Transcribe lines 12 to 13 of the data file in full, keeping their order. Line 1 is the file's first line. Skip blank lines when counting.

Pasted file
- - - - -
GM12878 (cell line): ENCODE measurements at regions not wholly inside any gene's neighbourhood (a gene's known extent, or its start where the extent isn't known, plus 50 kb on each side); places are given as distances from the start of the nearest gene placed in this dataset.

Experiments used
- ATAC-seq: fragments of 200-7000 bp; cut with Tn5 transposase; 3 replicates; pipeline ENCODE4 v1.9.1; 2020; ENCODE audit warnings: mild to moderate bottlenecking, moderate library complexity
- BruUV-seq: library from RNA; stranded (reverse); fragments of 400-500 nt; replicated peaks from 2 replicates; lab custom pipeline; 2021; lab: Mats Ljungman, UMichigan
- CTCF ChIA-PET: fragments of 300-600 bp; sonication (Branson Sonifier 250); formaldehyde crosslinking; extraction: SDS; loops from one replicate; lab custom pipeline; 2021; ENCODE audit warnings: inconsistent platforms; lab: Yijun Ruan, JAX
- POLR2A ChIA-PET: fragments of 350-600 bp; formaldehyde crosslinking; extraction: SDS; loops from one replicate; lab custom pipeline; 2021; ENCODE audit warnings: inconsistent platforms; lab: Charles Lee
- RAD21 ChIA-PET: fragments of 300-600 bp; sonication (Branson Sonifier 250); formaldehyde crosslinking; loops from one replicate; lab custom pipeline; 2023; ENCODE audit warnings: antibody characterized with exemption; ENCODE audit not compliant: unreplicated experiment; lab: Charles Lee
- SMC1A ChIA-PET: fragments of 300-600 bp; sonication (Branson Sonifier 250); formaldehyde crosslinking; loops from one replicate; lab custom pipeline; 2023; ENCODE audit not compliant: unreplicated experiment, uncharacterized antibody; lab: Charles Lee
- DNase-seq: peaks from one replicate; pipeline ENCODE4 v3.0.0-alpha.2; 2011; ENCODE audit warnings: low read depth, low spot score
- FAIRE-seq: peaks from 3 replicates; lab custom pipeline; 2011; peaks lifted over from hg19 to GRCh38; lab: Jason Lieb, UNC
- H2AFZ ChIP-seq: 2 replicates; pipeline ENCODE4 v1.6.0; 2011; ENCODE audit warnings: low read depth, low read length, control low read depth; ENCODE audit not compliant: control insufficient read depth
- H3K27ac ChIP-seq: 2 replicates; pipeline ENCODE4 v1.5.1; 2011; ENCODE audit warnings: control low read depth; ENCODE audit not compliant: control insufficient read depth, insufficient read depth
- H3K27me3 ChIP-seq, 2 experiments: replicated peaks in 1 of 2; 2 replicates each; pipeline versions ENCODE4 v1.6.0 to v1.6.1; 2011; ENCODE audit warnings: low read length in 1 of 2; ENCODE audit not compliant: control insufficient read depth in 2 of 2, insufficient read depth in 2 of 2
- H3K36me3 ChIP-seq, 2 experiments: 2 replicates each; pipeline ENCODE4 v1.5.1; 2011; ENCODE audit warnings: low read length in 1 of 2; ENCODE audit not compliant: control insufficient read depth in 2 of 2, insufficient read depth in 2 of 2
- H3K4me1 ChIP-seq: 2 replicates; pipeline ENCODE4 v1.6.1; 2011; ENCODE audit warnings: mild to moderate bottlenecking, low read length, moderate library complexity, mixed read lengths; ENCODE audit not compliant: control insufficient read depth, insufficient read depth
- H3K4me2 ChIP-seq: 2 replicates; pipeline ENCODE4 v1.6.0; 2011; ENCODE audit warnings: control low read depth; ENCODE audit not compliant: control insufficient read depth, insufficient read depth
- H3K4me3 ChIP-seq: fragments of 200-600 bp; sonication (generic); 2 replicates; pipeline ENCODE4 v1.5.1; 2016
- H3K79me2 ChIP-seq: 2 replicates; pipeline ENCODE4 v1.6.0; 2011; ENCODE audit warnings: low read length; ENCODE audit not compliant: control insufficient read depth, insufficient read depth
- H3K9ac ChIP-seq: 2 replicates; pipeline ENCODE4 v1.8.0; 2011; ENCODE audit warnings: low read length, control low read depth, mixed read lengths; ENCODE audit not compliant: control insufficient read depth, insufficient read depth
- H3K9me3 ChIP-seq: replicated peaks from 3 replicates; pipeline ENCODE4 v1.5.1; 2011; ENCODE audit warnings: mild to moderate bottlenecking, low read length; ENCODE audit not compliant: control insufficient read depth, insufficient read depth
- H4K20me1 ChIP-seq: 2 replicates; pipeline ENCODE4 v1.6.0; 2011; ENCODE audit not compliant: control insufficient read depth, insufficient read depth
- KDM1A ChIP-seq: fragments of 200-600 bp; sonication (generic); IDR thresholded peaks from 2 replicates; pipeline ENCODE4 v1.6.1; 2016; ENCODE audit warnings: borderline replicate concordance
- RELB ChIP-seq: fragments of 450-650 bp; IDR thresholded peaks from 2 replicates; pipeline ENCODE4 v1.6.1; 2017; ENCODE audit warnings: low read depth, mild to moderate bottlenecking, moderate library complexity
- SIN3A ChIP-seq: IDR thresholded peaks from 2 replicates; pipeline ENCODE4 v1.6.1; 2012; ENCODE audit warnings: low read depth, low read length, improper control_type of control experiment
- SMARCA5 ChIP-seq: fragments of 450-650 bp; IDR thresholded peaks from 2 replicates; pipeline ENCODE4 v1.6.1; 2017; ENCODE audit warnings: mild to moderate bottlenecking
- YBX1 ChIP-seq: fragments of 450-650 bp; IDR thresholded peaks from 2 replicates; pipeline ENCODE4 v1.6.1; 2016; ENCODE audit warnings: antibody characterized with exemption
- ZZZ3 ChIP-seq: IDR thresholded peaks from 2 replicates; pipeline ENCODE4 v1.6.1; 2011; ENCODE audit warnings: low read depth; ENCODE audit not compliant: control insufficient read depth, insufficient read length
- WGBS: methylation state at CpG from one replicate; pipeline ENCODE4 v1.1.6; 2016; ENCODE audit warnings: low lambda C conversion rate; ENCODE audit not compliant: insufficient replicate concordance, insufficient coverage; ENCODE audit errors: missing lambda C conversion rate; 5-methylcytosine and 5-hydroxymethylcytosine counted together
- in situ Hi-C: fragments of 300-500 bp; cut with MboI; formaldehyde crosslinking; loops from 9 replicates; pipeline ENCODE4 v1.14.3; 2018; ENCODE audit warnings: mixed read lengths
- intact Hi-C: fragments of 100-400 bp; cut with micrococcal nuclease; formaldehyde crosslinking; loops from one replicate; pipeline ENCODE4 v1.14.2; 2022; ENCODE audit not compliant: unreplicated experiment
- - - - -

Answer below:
- H3K27ac ChIP-seq: 2 replicates; pipeline ENCODE4 v1.5.1; 2011; ENCODE audit warnings: control low read depth; ENCODE audit not compliant: control insufficient read depth, insufficient read depth
- H3K27me3 ChIP-seq, 2 experiments: replicated peaks in 1 of 2; 2 replicates each; pipeline versions ENCODE4 v1.6.0 to v1.6.1; 2011; ENCODE audit warnings: low read length in 1 of 2; ENCODE audit not compliant: control insufficient read depth in 2 of 2, insufficient read depth in 2 of 2